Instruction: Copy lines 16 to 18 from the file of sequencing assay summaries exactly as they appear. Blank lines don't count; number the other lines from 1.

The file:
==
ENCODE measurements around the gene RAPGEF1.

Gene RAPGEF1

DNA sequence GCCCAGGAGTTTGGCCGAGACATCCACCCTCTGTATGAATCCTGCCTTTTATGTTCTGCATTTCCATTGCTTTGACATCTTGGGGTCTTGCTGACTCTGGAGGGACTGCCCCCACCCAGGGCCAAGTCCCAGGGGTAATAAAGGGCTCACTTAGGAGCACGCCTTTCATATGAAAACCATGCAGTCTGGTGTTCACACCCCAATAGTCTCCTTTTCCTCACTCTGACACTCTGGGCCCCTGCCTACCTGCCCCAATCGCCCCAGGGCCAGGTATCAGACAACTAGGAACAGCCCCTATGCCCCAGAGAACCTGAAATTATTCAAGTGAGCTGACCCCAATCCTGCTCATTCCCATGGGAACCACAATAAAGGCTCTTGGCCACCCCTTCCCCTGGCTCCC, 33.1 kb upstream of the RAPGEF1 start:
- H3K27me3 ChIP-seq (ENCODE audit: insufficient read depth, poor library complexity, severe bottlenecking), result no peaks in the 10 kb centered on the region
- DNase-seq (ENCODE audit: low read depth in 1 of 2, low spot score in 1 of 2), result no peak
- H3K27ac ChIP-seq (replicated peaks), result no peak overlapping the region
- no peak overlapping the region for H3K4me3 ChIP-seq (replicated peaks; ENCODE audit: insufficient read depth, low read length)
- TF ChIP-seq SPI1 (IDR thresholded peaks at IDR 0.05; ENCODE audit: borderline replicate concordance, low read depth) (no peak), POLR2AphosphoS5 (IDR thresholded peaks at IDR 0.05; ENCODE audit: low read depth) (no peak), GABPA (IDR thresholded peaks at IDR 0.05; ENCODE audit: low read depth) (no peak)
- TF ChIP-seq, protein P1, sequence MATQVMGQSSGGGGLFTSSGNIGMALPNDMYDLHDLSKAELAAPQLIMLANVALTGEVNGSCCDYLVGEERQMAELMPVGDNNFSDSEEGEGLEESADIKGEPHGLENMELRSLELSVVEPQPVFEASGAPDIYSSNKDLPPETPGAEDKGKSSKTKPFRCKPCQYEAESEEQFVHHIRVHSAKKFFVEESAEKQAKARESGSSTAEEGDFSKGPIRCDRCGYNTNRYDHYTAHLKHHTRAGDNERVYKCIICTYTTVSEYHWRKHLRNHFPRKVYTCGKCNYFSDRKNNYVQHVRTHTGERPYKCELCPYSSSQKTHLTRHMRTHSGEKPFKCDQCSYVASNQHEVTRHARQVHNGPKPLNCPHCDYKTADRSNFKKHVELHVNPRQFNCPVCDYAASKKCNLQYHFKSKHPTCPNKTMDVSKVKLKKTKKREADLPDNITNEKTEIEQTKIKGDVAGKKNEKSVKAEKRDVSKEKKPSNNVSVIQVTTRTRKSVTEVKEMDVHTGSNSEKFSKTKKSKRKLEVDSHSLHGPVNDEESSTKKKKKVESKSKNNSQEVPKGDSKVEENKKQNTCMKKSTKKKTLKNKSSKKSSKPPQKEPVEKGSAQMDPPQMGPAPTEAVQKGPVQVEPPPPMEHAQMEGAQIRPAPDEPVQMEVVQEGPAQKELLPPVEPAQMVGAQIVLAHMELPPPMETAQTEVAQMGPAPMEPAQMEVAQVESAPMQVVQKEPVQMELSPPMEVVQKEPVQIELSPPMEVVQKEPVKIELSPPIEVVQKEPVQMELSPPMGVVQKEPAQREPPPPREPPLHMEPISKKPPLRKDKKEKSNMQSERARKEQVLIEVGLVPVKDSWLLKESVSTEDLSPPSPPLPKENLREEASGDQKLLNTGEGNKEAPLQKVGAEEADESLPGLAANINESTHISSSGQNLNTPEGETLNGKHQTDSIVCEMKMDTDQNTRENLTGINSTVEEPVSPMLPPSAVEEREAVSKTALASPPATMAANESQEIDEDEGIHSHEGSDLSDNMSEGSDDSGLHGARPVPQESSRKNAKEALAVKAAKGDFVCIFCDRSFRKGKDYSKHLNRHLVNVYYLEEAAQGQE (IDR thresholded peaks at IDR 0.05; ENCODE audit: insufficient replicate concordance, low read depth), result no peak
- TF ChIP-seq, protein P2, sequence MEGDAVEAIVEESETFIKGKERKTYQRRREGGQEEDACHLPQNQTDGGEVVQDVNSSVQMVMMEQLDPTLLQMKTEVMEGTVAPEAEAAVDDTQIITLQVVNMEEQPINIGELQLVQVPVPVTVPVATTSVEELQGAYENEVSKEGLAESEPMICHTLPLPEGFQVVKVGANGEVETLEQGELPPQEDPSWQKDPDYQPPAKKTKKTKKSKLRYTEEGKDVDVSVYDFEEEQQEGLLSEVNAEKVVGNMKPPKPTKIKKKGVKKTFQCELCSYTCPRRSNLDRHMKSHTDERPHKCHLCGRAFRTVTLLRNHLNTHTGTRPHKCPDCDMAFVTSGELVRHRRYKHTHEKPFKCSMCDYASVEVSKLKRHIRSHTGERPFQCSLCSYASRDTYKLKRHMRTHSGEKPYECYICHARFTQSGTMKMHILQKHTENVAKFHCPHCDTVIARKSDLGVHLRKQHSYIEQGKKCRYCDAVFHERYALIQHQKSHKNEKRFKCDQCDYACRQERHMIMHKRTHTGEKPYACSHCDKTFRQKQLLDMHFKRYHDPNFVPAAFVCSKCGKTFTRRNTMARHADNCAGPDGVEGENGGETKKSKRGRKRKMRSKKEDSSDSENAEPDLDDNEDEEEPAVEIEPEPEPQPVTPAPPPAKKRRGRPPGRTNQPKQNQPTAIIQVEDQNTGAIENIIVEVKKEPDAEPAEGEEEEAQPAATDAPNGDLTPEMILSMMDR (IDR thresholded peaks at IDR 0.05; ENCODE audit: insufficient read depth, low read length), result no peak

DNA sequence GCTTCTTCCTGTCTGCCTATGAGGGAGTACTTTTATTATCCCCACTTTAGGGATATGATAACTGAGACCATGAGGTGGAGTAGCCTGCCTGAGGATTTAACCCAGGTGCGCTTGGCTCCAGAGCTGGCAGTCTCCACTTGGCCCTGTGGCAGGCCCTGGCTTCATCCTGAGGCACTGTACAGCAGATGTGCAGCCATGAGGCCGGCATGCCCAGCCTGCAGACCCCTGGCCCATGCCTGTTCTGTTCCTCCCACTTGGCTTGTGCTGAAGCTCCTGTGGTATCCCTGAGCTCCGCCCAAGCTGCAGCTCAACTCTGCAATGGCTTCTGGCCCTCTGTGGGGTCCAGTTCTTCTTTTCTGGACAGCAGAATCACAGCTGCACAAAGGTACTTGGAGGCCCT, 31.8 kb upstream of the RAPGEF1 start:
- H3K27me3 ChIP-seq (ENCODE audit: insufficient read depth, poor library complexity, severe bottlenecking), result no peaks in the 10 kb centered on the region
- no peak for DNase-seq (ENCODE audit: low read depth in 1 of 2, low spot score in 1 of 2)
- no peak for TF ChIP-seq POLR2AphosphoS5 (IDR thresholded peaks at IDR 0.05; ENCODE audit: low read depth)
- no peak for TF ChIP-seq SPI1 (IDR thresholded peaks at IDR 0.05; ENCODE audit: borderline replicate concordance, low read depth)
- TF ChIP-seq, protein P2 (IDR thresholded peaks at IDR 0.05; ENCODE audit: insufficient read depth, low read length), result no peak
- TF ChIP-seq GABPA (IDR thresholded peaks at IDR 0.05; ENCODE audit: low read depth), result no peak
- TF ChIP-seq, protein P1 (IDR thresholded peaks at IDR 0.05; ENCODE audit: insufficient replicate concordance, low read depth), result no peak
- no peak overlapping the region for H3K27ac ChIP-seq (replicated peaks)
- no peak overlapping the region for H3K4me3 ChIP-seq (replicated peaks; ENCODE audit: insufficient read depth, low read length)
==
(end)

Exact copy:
- TF ChIP-seq, protein P2 (IDR thresholded peaks at IDR 0.05; ENCODE audit: insufficient read depth, low read length), result no peak
- TF ChIP-seq GABPA (IDR thresholded peaks at IDR 0.05; ENCODE audit: low read depth), result no peak
- TF ChIP-seq, protein P1 (IDR thresholded peaks at IDR 0.05; ENCODE audit: insufficient replicate concordance, low read depth), result no peak